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Crime and Punishment
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Fyodor Dostoyevsky Collection > Crime and Punishment Section 4 - Spoilers

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message 1: by Cindy (last edited May 04, 2014 07:54AM) (new)

Cindy Brown (beautygoodbook) Thank You Lisa for being our discussion leader for this book.


message 2: by MK (last edited Jun 02, 2014 12:25PM) (new) - added it

MK (wisny) | 2993 comments Crime and Punishment by Fyodor Dostoyevsky

Crime and Punishment was chosen from monthly nominations as our June 2014 Old School Classic Group Read. I hope you will join the conversation! Please take care to limit SPOILERS to appropriate threads, so so as to not to give away any plot points prematurely! :)

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message 3: by [deleted user] (last edited May 10, 2014 12:31PM) (new)

Section 4: Chapters 21-26 and Spoilers definitely allowed! :-)

Love is in the air and then it isn’t --

Part 4 Quotable:

“But, perhaps there is no God at all,” Raskolnikov answered with a sort of malignance, laughed and looked at her.

Questions to ponder:

1. Does Raskolnikov truly have feelings for Sonia and why is he drawn to her? What right does he have to judge her profession and her religious beliefs?

2. Luzhin reveals his true character through his plan to accuse Sonia of theft, but why does Semyonovitch (who has a bad reputation) come to Sonia’s defense?
Is Semyonovitch truly a decent person after all?

3. Do you think Porfiry has plans to arrest Raskolnikov before Nikolay (the painter) bursts into the room? Does Porfiry believe Nikolay’s confession?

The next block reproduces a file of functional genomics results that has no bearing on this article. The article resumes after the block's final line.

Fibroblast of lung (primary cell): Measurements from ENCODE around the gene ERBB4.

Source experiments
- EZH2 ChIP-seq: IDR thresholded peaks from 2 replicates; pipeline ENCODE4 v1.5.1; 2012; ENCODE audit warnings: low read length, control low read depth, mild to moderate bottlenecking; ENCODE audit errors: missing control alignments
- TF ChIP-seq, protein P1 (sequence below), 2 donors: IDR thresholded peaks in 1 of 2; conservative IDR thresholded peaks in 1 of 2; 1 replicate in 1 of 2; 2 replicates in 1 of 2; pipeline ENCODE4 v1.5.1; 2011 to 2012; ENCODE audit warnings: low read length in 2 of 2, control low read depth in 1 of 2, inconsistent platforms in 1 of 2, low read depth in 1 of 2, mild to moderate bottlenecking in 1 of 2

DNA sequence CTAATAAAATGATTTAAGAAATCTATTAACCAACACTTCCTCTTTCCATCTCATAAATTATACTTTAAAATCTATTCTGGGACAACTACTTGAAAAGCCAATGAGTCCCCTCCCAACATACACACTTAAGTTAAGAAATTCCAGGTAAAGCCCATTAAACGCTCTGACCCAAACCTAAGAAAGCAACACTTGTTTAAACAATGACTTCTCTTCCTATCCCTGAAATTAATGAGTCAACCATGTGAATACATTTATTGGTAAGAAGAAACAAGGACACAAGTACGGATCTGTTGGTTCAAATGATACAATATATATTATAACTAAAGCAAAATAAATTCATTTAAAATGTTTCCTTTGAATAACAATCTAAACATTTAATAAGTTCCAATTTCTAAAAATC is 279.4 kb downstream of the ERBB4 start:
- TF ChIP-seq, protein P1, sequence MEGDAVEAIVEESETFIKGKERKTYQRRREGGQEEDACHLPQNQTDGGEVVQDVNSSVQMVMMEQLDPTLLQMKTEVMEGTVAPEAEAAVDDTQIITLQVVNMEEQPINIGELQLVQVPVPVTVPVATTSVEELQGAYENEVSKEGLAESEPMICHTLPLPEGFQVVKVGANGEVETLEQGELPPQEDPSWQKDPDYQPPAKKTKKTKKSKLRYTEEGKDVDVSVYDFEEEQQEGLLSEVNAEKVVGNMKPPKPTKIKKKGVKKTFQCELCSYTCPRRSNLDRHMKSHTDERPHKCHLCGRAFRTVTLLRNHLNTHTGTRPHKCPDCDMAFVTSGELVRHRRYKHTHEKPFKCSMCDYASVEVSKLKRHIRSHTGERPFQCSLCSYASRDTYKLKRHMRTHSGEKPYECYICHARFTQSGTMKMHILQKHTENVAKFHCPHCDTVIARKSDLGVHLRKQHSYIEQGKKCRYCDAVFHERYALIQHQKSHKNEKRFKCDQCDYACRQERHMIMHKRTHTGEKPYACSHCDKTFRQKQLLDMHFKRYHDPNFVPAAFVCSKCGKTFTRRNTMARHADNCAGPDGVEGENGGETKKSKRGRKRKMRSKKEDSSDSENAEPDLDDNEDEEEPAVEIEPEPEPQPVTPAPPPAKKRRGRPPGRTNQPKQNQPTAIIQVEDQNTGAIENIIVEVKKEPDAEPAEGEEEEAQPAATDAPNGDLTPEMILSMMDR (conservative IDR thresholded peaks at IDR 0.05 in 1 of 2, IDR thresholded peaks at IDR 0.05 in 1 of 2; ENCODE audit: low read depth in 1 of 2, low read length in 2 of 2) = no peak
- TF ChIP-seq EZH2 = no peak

Kelly B (kellybey) | 266 comments 1. Does Raskolnikov truly have feelings for Sonia and why is he drawn to her? What right does he have to judge her profession and her religious beliefs?

I don't think R is "in love" with Sonia per se; I think he's fascinated by her due to their common life circumstances. R can relate to Sonia since both their lives have turned out much differently than what they wanted or expected. R also sees that Sonia has taken the higher moral road, and sacrificed herself for her family. R is the opposite: in fact, he's taken advantage of his mother and sister (and others) repeatedly. Sonia lives her life for the good of others; R lives his life for himself.

I don't think R has the right to judge Sonia for anything, considering what a "scoundrel" he is himself. He does judge her though, and realizes that she's better than him from the standpoint of putting others before herself.


Kelly B (kellybey) | 266 comments 3. Do you think Porfiry has plans to arrest Raskolnikov before Nikolay (the painter) bursts into the room? Does Porfiry believe Nikolay’s confession?

I don't know of he necessarily had plans to arrest R, but I believe he wanted to shock R into a confession of sorts.

No, I don't think Porfiry believed the confession, P seemed to imply that someone convinced Nikolay to confess even though he didn't commit the murders.


message 6: by [deleted user] (new)

Kelly,